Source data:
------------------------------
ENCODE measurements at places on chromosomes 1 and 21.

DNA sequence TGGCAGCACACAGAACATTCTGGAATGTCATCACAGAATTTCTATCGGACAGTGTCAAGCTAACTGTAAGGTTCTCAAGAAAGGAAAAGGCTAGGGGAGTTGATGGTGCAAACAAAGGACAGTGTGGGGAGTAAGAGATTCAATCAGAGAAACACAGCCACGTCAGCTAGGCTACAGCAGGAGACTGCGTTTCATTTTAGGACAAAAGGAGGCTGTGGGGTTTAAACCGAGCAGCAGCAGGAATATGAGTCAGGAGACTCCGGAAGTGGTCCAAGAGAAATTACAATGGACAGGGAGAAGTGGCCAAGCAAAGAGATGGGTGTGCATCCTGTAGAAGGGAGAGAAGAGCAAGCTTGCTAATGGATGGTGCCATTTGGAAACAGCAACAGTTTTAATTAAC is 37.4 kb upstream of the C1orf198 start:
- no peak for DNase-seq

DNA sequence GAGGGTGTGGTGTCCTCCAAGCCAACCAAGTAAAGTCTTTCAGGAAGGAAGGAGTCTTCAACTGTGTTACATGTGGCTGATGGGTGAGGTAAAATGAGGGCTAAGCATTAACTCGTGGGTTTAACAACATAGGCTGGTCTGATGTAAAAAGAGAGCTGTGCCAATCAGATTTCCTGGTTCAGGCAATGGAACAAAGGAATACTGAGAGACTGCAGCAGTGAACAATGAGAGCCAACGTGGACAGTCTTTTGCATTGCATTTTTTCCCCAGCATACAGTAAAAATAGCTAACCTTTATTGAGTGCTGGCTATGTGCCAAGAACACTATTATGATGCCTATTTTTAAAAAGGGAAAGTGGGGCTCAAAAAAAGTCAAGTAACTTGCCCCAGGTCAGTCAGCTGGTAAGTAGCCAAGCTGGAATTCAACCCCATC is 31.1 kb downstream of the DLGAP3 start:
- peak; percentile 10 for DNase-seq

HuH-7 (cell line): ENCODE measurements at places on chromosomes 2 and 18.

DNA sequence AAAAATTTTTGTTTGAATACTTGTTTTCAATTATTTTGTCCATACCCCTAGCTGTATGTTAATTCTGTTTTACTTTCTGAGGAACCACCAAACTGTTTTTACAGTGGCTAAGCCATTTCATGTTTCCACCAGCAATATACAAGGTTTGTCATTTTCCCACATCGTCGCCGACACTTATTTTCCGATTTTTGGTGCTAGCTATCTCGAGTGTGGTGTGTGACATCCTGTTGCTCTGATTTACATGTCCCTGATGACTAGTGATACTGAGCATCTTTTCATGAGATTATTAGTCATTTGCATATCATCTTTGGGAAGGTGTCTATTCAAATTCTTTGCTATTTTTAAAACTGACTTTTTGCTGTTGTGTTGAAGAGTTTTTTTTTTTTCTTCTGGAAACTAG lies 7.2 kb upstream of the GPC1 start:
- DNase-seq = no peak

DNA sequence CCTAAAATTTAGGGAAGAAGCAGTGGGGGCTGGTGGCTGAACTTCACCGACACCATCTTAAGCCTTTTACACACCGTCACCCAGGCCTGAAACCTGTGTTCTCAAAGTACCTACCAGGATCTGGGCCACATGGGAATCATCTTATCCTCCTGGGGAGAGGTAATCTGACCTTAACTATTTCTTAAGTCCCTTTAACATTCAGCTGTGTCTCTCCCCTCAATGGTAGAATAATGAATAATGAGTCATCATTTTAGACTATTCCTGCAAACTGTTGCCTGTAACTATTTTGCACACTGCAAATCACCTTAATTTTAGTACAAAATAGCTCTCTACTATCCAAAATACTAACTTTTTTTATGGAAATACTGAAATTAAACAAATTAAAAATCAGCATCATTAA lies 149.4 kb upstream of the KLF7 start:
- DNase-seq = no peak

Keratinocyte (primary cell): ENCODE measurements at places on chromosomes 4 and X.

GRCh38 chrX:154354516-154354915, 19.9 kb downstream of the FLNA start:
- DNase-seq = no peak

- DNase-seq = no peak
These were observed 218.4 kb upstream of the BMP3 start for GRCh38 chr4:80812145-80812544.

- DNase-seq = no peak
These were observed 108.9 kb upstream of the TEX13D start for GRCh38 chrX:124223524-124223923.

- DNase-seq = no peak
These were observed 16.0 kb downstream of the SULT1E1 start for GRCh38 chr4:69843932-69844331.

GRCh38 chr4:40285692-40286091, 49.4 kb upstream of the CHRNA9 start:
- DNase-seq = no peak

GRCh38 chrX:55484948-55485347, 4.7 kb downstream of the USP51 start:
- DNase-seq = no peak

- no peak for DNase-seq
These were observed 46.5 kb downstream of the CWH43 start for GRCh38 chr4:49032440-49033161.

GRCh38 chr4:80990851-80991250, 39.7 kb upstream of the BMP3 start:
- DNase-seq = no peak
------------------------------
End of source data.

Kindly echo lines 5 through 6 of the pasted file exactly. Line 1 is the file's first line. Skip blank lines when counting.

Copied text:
- peak; percentile 10 for DNase-seq

HuH-7 (cell line): ENCODE measurements at places on chromosomes 2 and 18.